POL41780 The Politics of Inequality

Academic Year 2023/2024

This course is an advanced study on the politics of income and wealth inequality. We ask what economic inequalities are justified in a democracy? We empirically assess the increased concentration of capital ownership and wealth within the capitalist democracies of the world. We ask whether the increased concentration of wealth and capital ownership is a problem for democracy? Does it lead to concentrated economic power that undermines market competition? Does it lead to unequal democracy? If so, through what mechanisms? We empirically assess whether voters care about economic inequalities; analyse the growing importance of housing unaffordability; study how the rich influence government; and analyse the role of law in creating the structures of multinational profit-shifting and corporate tax avoidance. We conclude with a discussion on whether pro-market, pro-democratic reforms require a strong state that challenges concentrated corporate power.

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Curricular information is subject to change

Learning Outcomes:

On successful completion of this module you should be able to:

Understand the normative debates on democracy, justice and inequality, and how these pertain to questions of wealth.

Understand the empirical trends in income and wealth inequality between and within the rich democracies of the world.

Understand the determinants of increased wealth and income inequalities.

Understand the empirical and theoretical debates about whether or not this is considered a democratic problem.

Understand the determinants of voter attitudes and public opinion toward economic redistribution and wealth inequalities.

Understand the different types of wealth inequalities that exist.

Understand the importance of housing wealth, and housing unaffordability in shaping voter attitudes and behaviour.

Understand the theoretical and empirical debates about whether or not the super-rich have more influence on government policy.

Understand the conditions under which states need to enforce market competition to avoid concentrated corporate power.

Understand how law creates the complex structures of multinational profit shifting and corporate tax avoidance.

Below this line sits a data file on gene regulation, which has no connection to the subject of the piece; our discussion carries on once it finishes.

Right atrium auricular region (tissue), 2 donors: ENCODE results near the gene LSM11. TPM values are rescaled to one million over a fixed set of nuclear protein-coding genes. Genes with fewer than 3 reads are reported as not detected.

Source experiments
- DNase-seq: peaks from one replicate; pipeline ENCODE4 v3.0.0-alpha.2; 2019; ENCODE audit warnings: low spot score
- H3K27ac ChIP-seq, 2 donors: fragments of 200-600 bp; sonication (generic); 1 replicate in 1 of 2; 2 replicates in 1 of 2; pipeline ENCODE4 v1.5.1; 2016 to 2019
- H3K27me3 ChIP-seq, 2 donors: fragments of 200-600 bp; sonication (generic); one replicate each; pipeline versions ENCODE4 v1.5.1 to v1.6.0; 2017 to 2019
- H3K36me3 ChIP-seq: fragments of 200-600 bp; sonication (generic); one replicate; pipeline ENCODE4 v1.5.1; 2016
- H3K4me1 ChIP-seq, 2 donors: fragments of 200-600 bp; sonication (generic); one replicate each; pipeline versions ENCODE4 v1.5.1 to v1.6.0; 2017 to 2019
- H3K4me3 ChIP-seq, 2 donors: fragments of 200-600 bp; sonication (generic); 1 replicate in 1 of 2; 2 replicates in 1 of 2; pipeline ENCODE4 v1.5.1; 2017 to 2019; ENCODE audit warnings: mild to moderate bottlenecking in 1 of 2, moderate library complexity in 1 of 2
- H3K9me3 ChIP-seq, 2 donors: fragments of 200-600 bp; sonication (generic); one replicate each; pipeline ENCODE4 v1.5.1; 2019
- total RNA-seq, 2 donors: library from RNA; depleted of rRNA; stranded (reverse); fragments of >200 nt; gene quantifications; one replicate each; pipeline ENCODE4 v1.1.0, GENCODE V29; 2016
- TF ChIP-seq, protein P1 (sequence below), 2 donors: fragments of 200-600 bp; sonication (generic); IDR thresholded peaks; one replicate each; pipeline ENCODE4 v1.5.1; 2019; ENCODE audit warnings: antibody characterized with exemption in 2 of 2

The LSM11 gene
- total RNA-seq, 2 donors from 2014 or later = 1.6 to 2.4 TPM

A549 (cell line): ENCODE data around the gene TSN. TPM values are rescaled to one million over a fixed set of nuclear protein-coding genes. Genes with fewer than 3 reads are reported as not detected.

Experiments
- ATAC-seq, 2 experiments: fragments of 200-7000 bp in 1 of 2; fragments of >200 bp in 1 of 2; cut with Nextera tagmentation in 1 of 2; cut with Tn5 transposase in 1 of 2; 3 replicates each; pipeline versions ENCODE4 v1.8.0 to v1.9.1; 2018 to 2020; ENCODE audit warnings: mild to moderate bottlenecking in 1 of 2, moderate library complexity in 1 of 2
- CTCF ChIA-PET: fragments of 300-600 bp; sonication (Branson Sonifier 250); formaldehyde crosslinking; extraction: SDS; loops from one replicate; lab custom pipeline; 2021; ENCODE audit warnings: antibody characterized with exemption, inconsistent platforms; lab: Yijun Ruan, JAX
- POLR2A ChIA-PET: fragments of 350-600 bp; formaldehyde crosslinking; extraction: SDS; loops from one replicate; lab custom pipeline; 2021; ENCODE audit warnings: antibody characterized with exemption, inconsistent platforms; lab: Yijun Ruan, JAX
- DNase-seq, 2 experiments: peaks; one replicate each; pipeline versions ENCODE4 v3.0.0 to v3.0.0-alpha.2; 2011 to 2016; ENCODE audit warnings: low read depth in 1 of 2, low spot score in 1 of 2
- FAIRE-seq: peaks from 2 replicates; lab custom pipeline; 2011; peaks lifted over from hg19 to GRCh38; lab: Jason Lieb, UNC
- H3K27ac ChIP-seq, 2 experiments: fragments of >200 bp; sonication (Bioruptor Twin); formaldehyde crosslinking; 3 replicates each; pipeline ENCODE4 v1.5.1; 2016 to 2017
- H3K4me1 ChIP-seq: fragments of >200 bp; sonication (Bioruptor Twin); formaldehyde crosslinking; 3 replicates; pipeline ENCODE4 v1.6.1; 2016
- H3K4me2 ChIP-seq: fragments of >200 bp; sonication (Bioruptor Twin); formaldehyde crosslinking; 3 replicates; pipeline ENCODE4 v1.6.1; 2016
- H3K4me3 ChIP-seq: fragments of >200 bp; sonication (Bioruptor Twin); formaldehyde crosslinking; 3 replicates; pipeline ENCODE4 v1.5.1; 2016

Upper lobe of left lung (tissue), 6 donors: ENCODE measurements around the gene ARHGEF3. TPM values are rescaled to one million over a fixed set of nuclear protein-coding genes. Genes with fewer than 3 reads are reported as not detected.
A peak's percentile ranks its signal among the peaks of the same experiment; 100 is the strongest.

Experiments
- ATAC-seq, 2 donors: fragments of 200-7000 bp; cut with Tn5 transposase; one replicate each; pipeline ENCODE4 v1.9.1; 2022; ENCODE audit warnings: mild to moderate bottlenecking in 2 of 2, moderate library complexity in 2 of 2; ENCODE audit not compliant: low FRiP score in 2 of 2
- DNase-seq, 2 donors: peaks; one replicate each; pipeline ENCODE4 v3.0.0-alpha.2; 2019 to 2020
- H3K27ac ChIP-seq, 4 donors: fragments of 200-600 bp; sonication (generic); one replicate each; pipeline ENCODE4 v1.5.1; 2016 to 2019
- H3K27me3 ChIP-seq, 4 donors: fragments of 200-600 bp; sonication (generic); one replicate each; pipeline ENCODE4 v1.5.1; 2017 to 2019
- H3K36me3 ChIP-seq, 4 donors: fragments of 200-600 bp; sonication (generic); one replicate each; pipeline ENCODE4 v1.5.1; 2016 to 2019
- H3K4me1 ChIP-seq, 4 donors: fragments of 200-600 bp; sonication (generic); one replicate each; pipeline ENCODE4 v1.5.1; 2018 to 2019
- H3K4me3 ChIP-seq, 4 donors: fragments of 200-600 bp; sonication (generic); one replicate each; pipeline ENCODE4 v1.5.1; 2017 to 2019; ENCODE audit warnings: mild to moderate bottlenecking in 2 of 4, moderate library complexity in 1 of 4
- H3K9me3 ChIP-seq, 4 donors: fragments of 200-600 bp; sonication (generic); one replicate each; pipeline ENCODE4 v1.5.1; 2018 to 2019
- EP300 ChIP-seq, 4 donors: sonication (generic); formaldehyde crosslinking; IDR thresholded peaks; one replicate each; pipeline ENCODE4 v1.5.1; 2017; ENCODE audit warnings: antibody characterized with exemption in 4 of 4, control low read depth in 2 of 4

Understand the theoretical and normative debates about whether or not the state needs to weaken property rights to defend capitalism and democracy from concentrated economic power.

Indicative Module Content:

This is provided in the detailed syllabus on Brightspace.

Student Effort Hours: 
Student Effort Type Hours
Autonomous Student Learning

200

Seminar (or Webinar)

24

Total

224

Approaches to Teaching and Learning:
This is an interactive graduate seminar.

You are expected to do all weekly readings, write short weekly responses to these readings on brightspace, and actively contribute to class discussions. 
Requirements, Exclusions and Recommendations

Not applicable to this module.


Module Requisites and Incompatibles
Not applicable to this module.
 
Assessment Strategy  
Description Timing Open Book Exam Component Scale Must Pass Component % of Final Grade In Module Component Repeat Offered
Assignment: An end-of-term essay/paper. Unspecified n/a Graded No

70

No
Continuous Assessment: Each week, in advance of class, you must post a 100/150 word reaction to the seminar topic/question of the week. A minimum of 10 weekly submissions is required to pass this component of the course. Varies over the Trimester n/a Pass/Fail Grade Scale No

30

Yes

Carry forward of passed components
Yes
 
Resit In Terminal Exam
Summer Yes - 2 Hour
Please see Student Jargon Buster for more information about remediation types and timing. 
Feedback Strategy/Strategies

• Group/class feedback, post-assessment

How will my Feedback be Delivered?

Written feedback on assignments with the option for further feedback in office hours

This will be provided in the syllabus on Brightspace.
Name Role
Mr Daniel Stairs Lecturer / Co-Lecturer